Four Stages of Cognitive Development
According to Piaget’s theory, children progress through a sequence of four major developmental stages:
(a) the sensorimotor stage of infancy- involving the senses and motor activity;
(b) the preoperational stage of early childhood- the stage before a child masters logical mental operations;
(c) the concrete operational stage of middle childhood- mental tasks are tied to concrete objects and situations; and
(d) the formal operational stage of adolescence to adult- mental tasks involving abstract thinking and coordination of a number of variables.
Sensorimotor Birth-2 years
Object permanence Child begins to understand that objects do not cease to exist when they are hidden. Eg.: Showing the child a toy, hide it under a cloth. The child would take out the toy by removing the cloth.
Goal-directed Actions that are produced actions consciously to achieve a desired end. Eg.: Hitting a musical toy to elicit a sound
Preoperational 2-7 years
Semiotic Begins to use gestures, signs, function sounds and words to represent and convey meaning. Eg.: Waving goodbye; pointing to something of interest.
One-way logic Able to think operations through logically in one direction. Eg.: Students treat addition and subtraction as two unrelated processes.
Lack of Believes that amount changes conservation when a substance is reshaped or rearranged, even when nothing is added or taken away. Eg.: Not understanding that there will be same amount of paper, even if it is torn into several pieces.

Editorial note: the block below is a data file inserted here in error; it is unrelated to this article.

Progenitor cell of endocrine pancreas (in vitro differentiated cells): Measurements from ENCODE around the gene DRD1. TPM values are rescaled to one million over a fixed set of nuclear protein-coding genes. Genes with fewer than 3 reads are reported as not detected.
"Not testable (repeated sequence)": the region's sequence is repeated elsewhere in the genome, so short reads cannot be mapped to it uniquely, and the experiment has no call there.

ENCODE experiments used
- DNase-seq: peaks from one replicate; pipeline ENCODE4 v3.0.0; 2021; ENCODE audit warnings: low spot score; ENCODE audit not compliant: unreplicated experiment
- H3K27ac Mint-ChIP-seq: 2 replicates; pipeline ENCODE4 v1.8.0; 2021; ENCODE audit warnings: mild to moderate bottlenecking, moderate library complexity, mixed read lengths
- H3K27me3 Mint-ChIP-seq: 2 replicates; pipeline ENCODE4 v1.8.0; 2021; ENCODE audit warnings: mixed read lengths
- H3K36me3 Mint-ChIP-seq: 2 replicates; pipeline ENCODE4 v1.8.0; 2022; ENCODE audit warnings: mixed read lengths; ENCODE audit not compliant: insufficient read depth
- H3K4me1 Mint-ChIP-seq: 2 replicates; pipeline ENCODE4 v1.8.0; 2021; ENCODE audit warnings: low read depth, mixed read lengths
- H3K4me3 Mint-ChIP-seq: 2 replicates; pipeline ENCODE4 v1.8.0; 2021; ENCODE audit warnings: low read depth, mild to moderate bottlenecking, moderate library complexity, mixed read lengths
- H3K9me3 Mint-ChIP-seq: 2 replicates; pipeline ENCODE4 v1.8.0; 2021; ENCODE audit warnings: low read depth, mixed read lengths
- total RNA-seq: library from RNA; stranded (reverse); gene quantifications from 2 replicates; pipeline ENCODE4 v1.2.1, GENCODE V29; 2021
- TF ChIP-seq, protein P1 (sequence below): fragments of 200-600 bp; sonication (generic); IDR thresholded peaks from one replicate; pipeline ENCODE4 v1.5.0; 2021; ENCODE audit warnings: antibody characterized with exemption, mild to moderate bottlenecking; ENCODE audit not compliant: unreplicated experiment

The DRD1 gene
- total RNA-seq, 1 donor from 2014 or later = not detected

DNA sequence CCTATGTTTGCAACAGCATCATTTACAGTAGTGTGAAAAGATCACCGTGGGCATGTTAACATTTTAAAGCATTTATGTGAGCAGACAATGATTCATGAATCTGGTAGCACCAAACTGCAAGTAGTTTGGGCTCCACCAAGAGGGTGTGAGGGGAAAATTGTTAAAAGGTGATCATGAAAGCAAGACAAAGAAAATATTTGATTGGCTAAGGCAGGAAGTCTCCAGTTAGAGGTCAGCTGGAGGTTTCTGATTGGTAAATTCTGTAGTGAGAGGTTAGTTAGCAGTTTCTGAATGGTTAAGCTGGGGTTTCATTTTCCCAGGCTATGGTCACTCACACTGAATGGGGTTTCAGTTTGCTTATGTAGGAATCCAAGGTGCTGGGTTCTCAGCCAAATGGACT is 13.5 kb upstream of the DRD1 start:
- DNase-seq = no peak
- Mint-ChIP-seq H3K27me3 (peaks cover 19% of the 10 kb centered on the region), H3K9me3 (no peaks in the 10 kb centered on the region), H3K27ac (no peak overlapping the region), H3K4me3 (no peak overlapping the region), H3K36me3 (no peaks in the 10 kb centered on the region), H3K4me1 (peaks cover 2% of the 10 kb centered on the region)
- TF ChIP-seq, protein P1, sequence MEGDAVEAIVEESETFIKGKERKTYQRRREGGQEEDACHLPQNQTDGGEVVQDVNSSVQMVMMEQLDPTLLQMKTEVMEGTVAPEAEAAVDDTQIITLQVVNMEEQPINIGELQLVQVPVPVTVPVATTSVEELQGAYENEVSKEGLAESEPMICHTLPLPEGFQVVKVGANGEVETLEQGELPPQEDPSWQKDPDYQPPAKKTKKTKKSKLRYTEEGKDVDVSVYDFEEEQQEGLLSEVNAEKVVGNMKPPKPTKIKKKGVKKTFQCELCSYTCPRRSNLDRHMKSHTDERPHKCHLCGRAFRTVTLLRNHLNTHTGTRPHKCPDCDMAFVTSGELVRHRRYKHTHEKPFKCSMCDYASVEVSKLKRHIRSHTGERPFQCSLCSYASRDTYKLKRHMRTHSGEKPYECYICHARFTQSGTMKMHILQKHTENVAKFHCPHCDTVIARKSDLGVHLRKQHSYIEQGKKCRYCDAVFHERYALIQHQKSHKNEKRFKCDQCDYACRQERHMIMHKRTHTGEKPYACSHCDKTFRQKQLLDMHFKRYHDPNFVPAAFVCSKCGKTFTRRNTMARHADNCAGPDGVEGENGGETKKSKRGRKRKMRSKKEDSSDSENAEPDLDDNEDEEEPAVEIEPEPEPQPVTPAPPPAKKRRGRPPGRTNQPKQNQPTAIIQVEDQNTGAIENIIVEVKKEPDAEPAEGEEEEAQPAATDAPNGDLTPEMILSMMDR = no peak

Egocentricism Have difficulties seeing things from another person’s point of view, they think their own perspective is the only one possible. Eg.: If a little boy is afraid of dogs, he may assume that all children share this fear.
Concrete 7-11 years
Reversibility Understands that certain operational processes can be reversed. Eg.: Students start recognizing that subtraction is the reverse of addition.
Conservation Recognizes that amount stays the same if nothing has been added or taken away, even if a substance is reshaped or rearranged. Eg. Students can prove that there will be same amount of paper, even if it is torn into several pieces, by taping the pieces back
Classification Recognizes that objects may belong to several categories simultaneously. Eg. A student may acknowledge that a mother can be a doctor, a sister and a spouse.
Deductive reasoning Able to draw a logical conclusion from two or more pieces of information. Eg:If all children are human beings and if all human beings are living things, then all children must be living things.
Formal operational 11-adult
Abstract and hypothetical reasoning Ability to reason about abstract, hypothetical, and contrary-to- fact ideas. Eg. A student understands negative numbers and is able to use them effectively in mathematical procedures.
Adolescent egocentrism Understand that others may have different perceptions and beliefs; they become focused on their own ideas, beliefs and attitudes. Eg. “The whole class thought my answer was dumb”.